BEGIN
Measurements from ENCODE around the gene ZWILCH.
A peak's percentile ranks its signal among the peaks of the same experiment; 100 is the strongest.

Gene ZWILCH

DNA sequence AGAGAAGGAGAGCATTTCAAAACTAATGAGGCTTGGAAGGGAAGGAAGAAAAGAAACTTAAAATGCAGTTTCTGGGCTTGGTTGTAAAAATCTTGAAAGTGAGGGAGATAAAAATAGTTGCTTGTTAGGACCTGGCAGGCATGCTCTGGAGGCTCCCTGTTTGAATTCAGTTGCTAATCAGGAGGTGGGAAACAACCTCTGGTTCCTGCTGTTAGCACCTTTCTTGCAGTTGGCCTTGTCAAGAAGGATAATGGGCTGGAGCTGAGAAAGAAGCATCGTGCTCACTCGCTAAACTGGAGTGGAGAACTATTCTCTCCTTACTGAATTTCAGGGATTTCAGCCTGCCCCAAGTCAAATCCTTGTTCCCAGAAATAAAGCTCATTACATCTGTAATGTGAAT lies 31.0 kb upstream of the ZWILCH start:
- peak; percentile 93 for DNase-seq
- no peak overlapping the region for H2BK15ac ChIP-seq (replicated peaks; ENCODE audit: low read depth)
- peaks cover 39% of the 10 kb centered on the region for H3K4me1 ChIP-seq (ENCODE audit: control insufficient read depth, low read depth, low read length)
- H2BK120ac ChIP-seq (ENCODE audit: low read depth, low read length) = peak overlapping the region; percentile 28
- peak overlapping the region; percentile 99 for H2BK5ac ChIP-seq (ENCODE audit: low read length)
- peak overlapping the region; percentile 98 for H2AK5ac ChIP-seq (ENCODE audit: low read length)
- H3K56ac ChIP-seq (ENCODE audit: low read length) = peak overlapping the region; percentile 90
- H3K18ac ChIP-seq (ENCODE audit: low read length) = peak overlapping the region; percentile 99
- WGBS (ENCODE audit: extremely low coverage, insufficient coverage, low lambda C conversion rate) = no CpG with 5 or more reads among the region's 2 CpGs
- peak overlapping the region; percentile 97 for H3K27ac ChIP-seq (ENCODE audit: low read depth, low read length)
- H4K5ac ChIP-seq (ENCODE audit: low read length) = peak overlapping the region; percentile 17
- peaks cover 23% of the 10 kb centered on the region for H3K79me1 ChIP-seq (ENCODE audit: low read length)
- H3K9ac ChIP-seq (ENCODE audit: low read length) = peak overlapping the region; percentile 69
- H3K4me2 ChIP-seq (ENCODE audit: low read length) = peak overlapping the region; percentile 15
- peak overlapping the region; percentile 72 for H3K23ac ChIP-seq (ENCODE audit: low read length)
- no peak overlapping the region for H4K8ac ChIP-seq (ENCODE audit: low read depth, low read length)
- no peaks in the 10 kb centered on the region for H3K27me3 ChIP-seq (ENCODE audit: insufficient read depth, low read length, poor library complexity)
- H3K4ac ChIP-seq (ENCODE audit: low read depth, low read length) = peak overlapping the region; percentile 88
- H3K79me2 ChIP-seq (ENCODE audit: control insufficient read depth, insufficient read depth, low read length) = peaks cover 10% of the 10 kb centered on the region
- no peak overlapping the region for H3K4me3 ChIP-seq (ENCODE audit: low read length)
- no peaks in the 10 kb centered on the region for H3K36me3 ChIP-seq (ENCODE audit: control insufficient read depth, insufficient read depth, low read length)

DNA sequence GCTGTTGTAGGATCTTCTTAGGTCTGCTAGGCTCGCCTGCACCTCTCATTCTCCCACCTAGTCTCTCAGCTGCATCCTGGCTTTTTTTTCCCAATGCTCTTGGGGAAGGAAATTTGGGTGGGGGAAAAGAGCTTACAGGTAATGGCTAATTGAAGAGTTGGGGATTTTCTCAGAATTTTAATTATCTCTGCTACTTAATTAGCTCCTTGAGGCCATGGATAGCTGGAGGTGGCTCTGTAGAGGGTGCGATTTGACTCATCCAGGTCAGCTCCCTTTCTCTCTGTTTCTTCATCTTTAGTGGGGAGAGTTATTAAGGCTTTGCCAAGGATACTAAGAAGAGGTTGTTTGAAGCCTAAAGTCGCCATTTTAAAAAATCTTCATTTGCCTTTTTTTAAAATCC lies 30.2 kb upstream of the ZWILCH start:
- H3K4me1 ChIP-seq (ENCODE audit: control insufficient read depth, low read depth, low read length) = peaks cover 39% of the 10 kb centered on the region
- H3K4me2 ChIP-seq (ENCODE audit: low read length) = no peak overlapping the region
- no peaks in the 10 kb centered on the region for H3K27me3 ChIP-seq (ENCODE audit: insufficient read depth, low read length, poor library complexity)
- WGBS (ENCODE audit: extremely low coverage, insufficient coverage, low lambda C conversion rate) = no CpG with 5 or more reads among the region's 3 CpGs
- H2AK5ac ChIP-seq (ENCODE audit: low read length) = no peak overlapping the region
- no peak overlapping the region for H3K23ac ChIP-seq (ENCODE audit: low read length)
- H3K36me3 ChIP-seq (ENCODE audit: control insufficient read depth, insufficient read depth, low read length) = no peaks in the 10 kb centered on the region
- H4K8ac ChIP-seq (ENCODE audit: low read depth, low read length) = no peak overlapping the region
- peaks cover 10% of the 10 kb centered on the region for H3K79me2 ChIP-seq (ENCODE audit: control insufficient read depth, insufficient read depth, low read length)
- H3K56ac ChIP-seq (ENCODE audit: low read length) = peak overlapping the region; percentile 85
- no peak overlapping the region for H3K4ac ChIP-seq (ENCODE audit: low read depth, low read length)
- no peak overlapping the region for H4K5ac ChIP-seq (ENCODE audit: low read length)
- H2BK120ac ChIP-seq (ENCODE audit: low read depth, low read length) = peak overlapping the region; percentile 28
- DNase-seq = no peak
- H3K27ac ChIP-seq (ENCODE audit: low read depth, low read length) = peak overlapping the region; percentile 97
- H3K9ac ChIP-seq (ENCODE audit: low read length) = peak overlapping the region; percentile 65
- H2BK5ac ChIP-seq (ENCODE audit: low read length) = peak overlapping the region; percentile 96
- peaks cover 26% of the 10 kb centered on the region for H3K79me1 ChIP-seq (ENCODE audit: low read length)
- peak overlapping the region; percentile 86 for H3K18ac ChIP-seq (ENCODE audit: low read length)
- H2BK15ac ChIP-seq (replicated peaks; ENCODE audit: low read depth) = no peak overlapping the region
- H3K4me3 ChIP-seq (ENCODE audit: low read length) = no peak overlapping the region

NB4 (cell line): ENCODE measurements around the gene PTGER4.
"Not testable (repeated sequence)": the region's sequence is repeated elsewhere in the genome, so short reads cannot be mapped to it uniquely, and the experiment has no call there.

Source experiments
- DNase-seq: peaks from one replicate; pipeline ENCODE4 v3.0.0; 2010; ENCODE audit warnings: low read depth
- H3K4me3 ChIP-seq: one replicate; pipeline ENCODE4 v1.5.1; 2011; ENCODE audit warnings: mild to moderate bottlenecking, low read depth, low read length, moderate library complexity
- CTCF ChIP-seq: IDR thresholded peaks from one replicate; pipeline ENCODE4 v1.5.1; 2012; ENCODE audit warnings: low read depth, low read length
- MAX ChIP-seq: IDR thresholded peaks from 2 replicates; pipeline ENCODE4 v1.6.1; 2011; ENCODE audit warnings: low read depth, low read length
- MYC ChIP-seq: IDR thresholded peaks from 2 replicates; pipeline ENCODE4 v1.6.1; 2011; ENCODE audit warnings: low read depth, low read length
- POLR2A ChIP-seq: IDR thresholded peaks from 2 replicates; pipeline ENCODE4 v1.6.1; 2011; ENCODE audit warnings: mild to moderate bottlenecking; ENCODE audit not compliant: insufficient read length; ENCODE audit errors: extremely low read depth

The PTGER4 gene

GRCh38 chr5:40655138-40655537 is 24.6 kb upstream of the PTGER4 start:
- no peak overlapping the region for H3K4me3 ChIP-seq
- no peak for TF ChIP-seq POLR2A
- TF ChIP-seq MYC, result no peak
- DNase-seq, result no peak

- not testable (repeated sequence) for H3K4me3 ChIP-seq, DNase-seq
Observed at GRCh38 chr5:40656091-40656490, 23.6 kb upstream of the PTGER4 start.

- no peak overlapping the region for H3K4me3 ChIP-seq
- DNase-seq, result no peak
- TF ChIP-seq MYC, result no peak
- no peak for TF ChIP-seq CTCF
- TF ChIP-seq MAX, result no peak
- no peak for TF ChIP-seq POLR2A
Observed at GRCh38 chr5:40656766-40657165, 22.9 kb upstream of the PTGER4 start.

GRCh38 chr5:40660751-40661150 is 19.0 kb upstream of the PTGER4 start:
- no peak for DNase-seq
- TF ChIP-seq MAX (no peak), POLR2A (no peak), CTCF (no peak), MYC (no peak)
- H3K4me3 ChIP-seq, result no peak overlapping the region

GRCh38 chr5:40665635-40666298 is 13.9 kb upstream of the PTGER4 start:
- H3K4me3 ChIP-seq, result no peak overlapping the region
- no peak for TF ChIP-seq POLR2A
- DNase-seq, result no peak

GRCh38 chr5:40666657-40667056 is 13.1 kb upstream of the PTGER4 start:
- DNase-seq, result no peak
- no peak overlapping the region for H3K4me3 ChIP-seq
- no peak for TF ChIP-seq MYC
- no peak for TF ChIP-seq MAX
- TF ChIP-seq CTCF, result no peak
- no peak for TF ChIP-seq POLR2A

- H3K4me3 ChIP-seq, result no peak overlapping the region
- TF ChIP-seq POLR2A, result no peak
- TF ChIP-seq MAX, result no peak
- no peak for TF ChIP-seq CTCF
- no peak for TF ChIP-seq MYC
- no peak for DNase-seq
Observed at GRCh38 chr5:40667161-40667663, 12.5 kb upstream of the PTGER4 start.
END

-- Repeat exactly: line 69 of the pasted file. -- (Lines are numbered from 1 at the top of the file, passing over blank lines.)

- TF ChIP-seq MAX, result no peak